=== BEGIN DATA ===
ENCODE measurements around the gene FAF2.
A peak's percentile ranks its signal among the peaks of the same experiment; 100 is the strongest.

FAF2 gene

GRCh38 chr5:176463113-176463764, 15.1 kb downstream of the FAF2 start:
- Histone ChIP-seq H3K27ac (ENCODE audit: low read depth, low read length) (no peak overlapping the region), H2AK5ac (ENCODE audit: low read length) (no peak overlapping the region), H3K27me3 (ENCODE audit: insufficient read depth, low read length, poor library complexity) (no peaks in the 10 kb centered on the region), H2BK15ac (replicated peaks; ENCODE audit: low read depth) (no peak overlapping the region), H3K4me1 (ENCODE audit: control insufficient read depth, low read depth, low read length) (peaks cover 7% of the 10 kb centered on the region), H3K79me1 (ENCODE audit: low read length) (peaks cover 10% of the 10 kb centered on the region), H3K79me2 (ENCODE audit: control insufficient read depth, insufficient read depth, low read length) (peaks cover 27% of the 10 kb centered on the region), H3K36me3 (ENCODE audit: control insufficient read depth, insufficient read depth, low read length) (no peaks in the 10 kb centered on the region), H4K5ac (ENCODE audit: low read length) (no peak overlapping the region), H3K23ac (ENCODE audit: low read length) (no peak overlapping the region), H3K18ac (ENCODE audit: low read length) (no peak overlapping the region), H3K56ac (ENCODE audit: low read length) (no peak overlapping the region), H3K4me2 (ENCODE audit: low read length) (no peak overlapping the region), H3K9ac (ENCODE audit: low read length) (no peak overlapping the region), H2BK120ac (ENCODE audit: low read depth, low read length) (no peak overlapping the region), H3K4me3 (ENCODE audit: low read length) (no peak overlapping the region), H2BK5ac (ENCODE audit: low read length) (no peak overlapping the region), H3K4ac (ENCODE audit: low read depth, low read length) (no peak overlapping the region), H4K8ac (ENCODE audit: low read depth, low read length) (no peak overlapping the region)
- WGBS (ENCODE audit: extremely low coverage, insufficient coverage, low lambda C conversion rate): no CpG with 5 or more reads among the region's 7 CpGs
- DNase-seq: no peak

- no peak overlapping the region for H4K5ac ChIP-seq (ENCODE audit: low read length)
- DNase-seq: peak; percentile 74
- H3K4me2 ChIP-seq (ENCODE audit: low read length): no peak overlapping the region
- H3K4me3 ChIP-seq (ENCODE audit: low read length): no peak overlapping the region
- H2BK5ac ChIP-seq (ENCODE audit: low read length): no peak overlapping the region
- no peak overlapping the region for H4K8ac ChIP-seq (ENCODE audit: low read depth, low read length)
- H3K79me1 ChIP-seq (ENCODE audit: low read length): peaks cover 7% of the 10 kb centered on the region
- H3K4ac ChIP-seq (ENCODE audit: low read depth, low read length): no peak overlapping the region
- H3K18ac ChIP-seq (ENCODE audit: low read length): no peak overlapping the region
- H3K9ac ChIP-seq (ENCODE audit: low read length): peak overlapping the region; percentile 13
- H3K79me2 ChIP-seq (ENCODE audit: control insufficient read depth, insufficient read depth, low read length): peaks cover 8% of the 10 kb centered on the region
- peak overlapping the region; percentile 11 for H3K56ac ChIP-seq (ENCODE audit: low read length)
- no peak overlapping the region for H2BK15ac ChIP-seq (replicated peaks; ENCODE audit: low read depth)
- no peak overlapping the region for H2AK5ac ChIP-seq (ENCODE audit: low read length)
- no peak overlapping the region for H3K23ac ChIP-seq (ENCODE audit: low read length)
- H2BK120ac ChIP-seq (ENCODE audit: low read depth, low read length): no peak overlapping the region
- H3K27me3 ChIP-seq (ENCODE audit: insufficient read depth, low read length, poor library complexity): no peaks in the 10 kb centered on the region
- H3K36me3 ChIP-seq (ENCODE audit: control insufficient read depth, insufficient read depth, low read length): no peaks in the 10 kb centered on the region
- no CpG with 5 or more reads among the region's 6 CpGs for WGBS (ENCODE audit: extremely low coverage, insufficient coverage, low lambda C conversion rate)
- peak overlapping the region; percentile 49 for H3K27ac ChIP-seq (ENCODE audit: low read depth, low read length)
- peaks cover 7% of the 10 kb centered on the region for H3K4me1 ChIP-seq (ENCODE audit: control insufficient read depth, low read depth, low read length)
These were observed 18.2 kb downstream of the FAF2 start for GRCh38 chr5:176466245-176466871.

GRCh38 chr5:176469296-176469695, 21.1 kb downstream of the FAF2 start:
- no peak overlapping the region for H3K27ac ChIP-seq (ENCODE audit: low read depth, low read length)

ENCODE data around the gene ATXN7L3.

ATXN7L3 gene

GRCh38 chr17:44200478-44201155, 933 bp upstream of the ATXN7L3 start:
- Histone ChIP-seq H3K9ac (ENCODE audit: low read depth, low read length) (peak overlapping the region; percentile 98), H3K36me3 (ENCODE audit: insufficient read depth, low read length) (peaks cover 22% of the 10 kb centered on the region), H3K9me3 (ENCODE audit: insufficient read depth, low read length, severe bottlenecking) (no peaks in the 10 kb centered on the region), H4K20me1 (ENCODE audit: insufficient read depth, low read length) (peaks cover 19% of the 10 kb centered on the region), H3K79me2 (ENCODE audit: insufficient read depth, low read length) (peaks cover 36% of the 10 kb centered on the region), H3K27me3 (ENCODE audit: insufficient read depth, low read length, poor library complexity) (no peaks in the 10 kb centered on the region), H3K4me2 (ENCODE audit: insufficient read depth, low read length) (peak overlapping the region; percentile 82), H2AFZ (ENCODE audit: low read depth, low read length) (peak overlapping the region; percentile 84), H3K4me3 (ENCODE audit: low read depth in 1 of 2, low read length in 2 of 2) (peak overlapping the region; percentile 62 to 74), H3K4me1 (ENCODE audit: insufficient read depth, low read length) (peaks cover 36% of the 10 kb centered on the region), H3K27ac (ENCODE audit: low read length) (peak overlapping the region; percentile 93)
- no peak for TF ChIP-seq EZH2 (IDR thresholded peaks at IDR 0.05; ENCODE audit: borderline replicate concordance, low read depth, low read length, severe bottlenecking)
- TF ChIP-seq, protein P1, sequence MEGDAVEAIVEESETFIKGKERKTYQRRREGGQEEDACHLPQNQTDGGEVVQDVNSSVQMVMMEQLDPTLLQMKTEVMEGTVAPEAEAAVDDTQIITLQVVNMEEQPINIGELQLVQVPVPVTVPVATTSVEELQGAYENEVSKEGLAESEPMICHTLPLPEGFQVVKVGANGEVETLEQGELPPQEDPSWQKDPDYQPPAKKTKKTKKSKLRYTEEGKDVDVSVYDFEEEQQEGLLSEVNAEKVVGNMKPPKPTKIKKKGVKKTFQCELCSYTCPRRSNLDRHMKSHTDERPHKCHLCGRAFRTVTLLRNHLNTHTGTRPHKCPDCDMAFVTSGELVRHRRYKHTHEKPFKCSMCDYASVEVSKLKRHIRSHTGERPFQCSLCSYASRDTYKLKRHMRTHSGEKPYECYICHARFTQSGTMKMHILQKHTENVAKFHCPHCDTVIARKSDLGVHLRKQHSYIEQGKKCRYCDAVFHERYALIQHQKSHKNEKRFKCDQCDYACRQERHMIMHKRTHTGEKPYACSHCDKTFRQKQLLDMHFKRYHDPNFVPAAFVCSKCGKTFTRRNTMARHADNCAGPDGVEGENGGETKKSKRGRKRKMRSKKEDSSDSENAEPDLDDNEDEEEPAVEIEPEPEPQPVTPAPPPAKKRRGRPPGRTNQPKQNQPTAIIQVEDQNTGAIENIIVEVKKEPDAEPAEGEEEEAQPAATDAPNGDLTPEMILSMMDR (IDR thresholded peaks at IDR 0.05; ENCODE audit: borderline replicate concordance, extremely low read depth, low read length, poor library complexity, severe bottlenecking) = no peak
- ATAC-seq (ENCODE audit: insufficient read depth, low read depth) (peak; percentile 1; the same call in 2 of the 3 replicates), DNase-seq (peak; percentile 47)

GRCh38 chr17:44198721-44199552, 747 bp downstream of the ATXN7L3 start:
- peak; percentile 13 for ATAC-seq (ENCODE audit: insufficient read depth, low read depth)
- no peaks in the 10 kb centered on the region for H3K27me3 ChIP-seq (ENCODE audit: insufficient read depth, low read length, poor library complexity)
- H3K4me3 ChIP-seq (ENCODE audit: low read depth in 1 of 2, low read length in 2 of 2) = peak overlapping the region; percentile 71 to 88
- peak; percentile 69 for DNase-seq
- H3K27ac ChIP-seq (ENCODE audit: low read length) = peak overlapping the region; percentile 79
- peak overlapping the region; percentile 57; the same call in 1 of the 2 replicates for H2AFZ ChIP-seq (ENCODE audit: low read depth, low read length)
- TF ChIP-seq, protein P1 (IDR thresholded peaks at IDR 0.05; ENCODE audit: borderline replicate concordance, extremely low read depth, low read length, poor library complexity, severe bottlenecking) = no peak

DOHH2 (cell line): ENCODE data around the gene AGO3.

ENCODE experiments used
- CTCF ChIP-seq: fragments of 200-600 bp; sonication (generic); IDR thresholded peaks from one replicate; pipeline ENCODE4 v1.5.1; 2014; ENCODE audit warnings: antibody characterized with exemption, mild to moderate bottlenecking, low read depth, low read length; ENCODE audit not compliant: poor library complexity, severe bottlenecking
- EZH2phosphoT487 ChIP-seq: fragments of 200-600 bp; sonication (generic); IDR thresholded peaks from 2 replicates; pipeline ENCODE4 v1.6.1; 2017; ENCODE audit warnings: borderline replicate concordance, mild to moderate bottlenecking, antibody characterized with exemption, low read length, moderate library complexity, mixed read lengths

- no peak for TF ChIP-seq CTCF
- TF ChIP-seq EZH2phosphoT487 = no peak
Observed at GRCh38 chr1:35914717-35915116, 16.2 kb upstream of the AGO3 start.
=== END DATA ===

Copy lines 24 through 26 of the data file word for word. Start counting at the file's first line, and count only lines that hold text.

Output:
- H3K27me3 ChIP-seq (ENCODE audit: insufficient read depth, low read length, poor library complexity): no peaks in the 10 kb centered on the region
- H3K36me3 ChIP-seq (ENCODE audit: control insufficient read depth, insufficient read depth, low read length): no peaks in the 10 kb centered on the region
- no CpG with 5 or more reads among the region's 6 CpGs for WGBS (ENCODE audit: extremely low coverage, insufficient coverage, low lambda C conversion rate)